The first one is not technically a recipe because Corey's brother just kind of made it up on the fly... but I called him later that night and said... 'okay I don't care if you don't know perfectly what you did, you still have to try and tell me because it was SOOOO good!' which thankfully he obliged and told me.

The second recipe is totally healthy, totally scrumptious, totally eat to live, and comes from the most unlikely of sources. Ina Garten... aka the Barefoot Contessa... from the Food Network makes the best food on the planet. Hands down. Her stuff is guaranteed delicious, but it is usually insanely indulgent and bad for you. When Cindy told me where she got this particular recipe I was like 'Whaaaaat?' She's worse than Paula Deen usually! But this one is totally healthy and still manages to taste as good as a Barefoot Contessa recipe should taste! Wonderful!

That's enough chatty, chatty though. Here's the recipes:

Tyler's Mahi Mahi

Olive Oil
Fresh chopped Garlic
1/2 red onion, sliced and ringed
1 Orange, juiced and the rest chopped
Lime Juice
Kosher Salt and Black Pepper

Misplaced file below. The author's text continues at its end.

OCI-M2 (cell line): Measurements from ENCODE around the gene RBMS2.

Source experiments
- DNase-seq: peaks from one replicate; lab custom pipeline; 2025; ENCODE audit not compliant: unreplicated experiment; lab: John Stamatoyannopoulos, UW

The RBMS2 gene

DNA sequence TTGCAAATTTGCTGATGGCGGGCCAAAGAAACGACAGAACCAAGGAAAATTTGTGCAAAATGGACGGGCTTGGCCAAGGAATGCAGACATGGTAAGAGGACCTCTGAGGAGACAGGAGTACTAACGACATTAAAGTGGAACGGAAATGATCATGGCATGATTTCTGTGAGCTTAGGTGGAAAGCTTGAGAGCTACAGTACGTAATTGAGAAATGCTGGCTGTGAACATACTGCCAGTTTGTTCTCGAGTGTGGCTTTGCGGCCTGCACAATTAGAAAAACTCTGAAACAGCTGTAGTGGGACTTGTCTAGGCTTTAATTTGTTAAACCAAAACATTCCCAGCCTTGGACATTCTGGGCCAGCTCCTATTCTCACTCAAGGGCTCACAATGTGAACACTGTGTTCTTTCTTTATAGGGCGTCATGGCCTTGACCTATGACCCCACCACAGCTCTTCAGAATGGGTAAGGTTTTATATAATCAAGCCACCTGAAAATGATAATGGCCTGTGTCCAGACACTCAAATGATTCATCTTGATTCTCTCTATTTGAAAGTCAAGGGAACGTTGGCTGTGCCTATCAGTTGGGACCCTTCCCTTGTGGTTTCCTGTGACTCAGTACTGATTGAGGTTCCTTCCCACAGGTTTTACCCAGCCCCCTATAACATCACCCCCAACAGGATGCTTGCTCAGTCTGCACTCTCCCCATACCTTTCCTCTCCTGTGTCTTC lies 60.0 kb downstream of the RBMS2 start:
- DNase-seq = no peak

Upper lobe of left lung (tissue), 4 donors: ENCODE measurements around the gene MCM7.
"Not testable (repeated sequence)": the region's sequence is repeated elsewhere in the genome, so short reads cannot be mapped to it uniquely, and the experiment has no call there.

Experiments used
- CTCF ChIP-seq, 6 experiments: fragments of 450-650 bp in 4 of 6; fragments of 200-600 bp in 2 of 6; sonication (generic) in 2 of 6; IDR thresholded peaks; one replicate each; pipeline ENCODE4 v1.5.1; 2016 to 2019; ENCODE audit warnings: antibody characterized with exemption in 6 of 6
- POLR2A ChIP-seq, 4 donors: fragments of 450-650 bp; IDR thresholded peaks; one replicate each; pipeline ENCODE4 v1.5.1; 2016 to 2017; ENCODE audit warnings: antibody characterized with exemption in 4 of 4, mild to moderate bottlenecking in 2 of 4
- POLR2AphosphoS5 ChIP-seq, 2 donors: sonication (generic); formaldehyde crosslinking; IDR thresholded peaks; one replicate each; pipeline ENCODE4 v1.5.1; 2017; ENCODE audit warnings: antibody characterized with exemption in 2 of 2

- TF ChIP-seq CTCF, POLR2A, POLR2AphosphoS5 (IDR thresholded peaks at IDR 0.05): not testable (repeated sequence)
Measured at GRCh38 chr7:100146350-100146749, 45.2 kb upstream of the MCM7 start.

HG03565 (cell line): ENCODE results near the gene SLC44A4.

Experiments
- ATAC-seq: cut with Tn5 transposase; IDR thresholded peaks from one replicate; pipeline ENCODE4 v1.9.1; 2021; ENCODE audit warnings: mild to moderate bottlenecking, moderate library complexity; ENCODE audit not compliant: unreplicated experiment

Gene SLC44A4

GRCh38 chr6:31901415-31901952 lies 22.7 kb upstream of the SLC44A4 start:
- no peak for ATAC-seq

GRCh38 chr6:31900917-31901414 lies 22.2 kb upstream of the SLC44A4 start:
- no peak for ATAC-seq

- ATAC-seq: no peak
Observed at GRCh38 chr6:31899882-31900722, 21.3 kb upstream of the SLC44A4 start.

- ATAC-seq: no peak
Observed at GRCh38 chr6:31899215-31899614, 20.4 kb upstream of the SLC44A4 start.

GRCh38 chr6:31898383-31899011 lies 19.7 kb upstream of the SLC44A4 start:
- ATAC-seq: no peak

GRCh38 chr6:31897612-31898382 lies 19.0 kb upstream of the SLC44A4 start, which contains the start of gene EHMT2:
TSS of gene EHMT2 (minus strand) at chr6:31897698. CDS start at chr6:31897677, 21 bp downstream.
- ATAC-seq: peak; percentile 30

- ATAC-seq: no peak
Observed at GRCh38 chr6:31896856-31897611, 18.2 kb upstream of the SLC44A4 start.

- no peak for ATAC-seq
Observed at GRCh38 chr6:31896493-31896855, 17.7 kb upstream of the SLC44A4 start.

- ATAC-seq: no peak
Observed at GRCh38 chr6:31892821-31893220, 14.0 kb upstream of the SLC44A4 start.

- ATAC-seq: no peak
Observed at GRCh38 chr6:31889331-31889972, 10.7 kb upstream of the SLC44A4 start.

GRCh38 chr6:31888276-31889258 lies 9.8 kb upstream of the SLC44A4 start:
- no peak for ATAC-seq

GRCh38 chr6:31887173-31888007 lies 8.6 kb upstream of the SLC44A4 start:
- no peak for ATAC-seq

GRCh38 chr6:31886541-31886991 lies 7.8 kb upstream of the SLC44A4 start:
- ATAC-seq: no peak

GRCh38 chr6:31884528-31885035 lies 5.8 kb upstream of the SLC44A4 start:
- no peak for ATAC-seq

Fresh chopped Cilantro
Mahi Mahi fillets

Comine the oil, garlic, onion, orange juice, lime, and spices to make marinade. Marinate the Mahi Mahi in it for a couple of hours. Then grill.

Simple and delish. He did it outside... we'll have to settle for George Forman when we make it here. It was seriously SO good. It was the first fish that I didn't feel like I needed to dip in something to make it taste good. Kate- I know you wanted to try fish- Mahi Mahi is a great one in my opinion. It handles more like chicken, and it even tastes more-- meaty than fishy. Whit would you agree?

Guacamole Salad (please try this... I have several recipes that are similar, but to me this was the best!)

1 pint grape tomatoes, halved
1 yellow or orange bell pepper, chopped
1 can black beans, drained and rinsed
1/2 cup small diced red onion
2 tablespoons minced jalepeno peppers (about 2 small peppers)
1/2 teaspoon freshly grated lime zest
1/4 cup freshly sqeezed lime juice (about 2 limes)
1/4 cup olive oil
1 teaspoon kosher salt
1/2 teaspoon freshly ground black pepper
1/2 teaspoon minced garlic
1/4 teaspoon cayenne pepper
2 ripe avacados diced

Place tomatoes, bell pepper, black beans, onion, jalepeno, and lime zest in bowl. Whisk together lime juice, olive oil, salt, pepper, garlic, and cayenne. Pour over veggies and toss well. Just before serving fold in avacados. Serve at room temp.

This was such a fabulous side dish, and even though it's supposed to be eaten right away, I have been snacking on leftovers of it, and it has held up just fine. For the original recipe click HERE.